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People often forget about bears — the animals most commonly made into stuffed toys that served as our cuddle buddy growing up. However, bears are involved in some of the most cruel animal abuse practices around the world, and not many people are aware of what exactly these practices entail. The idea that bears are dangerous is a largely exaggerated one, as they are shy and will often avoid conflict with human beings.
Poaching and habitat loss are the biggest threats to these majestic animals, but they face many other problems affecting them. Below is a list of five types of cruelty that bears are most often subjected to around the world.
1. Bear Baying
This horrifying blood sport involves a bear being tied to a pole or post and being set upon by dogs.
“[The bear’s] claws and teeth will have been removed – an agonizing mutilation for which anesthetic is rarely used,” the WSPA reports. “As the dogs are encouraged to attack, the bear will tire and weaken, until it is unable to remain upright.”
The bears often come out of the round with ripped noses or mouths. This practice is common in Pakistan, and sadly enough, it is also still legal in the state of South Carolina.
2. Bear Paw Soup
This soup is considered a Cantonese delicacy, and according to the blog “Into the Wild,” “bears are tied up, lowered feet first into a pit of hot coals and cooked alive, in full view of the diners for the experience.” The website also states that the bears are beaten before they have their paws hacked off while still conscious. Here is a gore-free video put together by students of TAFE in Perth, Western Australia, that will help acquaint you with the horrors involved in the bear paw trade.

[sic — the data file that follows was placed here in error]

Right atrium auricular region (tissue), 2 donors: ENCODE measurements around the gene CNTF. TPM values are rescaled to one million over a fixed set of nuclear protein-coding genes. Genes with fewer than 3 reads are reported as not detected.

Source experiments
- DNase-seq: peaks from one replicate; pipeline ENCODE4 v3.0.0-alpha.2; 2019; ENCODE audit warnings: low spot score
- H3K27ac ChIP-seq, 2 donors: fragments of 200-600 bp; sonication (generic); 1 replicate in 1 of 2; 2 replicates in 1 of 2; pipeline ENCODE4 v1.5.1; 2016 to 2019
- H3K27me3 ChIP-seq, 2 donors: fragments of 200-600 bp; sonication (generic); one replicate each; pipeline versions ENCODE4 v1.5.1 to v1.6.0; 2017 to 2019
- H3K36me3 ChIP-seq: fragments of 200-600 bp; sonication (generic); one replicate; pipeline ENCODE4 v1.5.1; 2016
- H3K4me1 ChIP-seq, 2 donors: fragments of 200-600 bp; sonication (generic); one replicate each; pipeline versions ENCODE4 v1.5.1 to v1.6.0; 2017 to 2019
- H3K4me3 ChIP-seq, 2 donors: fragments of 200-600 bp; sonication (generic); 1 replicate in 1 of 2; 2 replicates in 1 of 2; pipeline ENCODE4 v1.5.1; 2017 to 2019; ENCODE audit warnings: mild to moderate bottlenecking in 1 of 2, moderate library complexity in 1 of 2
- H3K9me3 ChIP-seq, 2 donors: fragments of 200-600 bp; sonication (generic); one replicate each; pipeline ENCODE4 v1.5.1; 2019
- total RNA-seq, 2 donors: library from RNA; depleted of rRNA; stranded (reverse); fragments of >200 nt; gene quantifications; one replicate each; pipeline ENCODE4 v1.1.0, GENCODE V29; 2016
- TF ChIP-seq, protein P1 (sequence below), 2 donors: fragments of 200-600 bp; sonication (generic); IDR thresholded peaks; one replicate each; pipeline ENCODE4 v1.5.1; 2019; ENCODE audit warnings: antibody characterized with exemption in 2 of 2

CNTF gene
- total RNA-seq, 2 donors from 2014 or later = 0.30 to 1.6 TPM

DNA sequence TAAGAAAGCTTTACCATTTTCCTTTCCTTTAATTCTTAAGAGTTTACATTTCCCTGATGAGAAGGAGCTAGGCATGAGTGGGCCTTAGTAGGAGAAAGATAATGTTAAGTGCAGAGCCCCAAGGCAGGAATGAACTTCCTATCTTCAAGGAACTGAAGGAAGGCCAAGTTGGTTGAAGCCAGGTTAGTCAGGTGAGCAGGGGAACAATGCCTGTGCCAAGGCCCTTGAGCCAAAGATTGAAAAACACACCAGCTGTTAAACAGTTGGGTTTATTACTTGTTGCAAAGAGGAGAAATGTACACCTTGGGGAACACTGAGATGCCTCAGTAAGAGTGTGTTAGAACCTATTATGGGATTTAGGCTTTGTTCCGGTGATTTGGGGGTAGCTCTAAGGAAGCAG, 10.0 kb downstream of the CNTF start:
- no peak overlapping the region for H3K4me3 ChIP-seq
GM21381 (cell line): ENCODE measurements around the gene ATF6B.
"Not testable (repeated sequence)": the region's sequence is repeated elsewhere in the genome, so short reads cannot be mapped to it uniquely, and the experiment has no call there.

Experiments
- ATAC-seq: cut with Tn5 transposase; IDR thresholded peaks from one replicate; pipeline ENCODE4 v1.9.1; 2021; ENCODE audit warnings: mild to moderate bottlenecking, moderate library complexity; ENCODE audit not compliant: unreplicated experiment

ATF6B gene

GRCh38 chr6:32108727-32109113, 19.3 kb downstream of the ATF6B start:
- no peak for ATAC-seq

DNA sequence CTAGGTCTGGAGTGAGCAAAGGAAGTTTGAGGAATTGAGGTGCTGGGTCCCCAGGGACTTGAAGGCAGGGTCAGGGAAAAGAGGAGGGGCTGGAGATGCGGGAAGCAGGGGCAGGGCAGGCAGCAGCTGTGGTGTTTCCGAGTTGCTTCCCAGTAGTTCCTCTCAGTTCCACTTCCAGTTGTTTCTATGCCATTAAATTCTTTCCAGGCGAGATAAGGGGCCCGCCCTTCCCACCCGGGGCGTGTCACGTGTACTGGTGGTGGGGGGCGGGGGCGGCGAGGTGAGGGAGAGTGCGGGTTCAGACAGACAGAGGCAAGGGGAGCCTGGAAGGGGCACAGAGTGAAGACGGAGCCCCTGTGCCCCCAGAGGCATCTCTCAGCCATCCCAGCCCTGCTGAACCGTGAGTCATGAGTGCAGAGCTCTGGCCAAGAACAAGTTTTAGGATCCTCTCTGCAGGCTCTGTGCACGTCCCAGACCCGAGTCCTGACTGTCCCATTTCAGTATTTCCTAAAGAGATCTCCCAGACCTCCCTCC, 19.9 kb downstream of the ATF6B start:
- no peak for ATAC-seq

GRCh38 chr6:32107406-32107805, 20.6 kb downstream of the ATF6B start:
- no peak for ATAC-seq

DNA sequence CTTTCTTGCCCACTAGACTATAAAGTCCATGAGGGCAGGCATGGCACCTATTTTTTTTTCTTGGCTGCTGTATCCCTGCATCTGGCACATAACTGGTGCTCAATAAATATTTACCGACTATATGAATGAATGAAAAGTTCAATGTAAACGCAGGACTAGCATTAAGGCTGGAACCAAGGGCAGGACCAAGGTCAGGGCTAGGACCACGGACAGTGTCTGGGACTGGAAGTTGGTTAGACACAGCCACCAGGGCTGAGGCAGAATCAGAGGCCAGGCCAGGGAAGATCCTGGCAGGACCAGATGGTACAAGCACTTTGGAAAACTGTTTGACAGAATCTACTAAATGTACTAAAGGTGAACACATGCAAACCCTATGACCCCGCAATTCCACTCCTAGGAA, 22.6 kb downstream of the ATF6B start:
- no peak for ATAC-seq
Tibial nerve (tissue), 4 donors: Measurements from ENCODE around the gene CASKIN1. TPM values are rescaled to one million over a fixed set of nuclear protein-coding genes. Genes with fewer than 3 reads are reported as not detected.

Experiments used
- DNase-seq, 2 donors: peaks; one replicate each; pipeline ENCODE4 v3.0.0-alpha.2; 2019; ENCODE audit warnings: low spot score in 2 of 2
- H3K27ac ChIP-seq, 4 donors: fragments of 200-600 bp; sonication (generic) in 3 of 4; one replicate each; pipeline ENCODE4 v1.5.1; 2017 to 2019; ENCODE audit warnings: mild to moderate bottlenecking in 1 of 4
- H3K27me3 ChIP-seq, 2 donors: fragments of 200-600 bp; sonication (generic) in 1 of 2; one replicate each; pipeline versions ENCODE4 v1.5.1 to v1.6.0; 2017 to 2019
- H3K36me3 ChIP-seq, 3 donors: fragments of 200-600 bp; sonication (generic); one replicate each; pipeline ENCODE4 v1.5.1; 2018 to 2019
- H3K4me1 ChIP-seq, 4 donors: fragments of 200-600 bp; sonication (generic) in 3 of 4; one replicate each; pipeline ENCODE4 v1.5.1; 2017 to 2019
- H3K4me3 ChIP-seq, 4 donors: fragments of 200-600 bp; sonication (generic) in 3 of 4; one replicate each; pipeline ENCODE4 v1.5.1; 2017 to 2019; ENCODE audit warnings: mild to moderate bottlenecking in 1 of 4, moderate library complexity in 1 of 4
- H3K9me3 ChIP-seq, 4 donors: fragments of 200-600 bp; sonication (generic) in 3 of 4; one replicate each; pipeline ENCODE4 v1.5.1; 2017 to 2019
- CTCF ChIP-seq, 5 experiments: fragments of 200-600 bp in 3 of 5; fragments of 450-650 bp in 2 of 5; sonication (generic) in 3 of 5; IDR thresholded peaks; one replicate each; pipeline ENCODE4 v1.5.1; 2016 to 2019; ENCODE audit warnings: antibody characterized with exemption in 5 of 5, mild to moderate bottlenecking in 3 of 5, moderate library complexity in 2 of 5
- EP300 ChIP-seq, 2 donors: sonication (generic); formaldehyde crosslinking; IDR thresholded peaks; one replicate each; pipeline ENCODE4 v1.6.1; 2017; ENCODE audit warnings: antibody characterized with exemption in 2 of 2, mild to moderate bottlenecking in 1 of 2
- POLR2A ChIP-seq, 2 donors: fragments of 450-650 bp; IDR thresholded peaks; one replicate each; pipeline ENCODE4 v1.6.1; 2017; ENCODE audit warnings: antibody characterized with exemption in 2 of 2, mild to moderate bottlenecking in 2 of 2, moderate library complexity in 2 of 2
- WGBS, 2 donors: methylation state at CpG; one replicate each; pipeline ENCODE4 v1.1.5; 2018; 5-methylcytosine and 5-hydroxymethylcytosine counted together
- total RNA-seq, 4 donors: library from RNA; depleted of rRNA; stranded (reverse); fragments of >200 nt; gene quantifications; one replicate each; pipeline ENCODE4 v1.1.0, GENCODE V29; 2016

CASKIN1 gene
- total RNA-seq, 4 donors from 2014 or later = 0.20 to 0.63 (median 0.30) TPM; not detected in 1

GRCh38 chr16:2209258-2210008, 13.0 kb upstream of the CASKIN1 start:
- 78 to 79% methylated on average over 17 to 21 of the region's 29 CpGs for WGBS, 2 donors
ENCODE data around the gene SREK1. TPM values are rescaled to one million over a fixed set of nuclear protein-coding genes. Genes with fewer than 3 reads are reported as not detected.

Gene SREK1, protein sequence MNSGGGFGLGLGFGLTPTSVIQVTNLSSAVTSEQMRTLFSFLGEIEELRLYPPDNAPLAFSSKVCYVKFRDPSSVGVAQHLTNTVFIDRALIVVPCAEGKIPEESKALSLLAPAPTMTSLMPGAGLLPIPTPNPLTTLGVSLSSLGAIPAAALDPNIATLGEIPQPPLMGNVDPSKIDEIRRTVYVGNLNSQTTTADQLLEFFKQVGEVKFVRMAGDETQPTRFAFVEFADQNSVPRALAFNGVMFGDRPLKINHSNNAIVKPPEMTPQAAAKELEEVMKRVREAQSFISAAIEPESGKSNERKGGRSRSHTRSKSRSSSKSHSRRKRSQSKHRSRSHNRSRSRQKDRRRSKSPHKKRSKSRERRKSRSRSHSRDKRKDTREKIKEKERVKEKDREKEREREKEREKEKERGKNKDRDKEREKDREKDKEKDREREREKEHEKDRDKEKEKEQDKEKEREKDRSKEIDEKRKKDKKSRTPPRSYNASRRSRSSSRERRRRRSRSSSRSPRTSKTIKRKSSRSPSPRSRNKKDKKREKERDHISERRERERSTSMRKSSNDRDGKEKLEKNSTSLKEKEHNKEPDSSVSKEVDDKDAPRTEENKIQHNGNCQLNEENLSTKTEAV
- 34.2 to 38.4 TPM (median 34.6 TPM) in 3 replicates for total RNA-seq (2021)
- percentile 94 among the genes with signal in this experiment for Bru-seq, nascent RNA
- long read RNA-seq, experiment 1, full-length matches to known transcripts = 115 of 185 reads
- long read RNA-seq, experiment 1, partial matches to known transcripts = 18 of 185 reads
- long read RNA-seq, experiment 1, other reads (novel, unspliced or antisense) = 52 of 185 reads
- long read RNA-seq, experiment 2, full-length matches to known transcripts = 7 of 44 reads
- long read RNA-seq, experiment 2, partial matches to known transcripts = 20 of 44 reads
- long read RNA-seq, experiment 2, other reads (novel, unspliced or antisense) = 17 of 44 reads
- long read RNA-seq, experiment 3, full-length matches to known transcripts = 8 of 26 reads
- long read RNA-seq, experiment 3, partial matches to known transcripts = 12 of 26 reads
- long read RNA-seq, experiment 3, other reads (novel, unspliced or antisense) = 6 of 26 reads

3. Bear Farms
One of the most cruel and gut-wrenching practice of abuse for bears happens at a bile farm. Bile farming involves housing bears in tiny cages and harvesting bile from their gall bladder. According to Mongabay.com, bear bile “is purchased and consumed to treat hemorrhoids, sore throats, sores, bruising, muscle ailments, sprains, epilepsy, and to ‘clear’ the liver.”
A report from Chris Shepherd, deputy regional director in Southeast Asia of TRAFFIC, describes common methods of bile extraction. These include: “using an ultrasound to locate and puncture the gall bladder, inserting a permanent incision in the abdomen and gall bladder or a metal catheter that uses a permanently implanted metal tube to access bile, a ‘full-jacket’ method that also employs a permanent catheter tube to extract the bile which is then collected in a plastic bag set in a metal box worn by the bear, and finally simply removing the gall bladder whole.”
An often overlooked aspect of bear hunting is fur. Yes, bears today are still hunted for fur. Various Royal Guards and military bands across the world still use bearskin hats, including the British Royal Guard, according to People’s Daily Online.
5. Trophy Hunting
Just like any other form of trophy hunting, trophy hunting for bears is purely for sport and often wasteful. According to the Humane Society of the United States, 33,000 bears are shot each year by U.S. hunters. Although bears were long hunted for their fur or meat, the value of such products has diminished yet trophy killing is still ongoing. Black bears, for instance, continue to be killed for their trophy value which has greatly decreased their range. As Texas Parks and Wildlife reports, wild black bears once roamed throughout Texas, yet the last one in the state was killed in 1900.
Image Source: Casey Brown/Flickr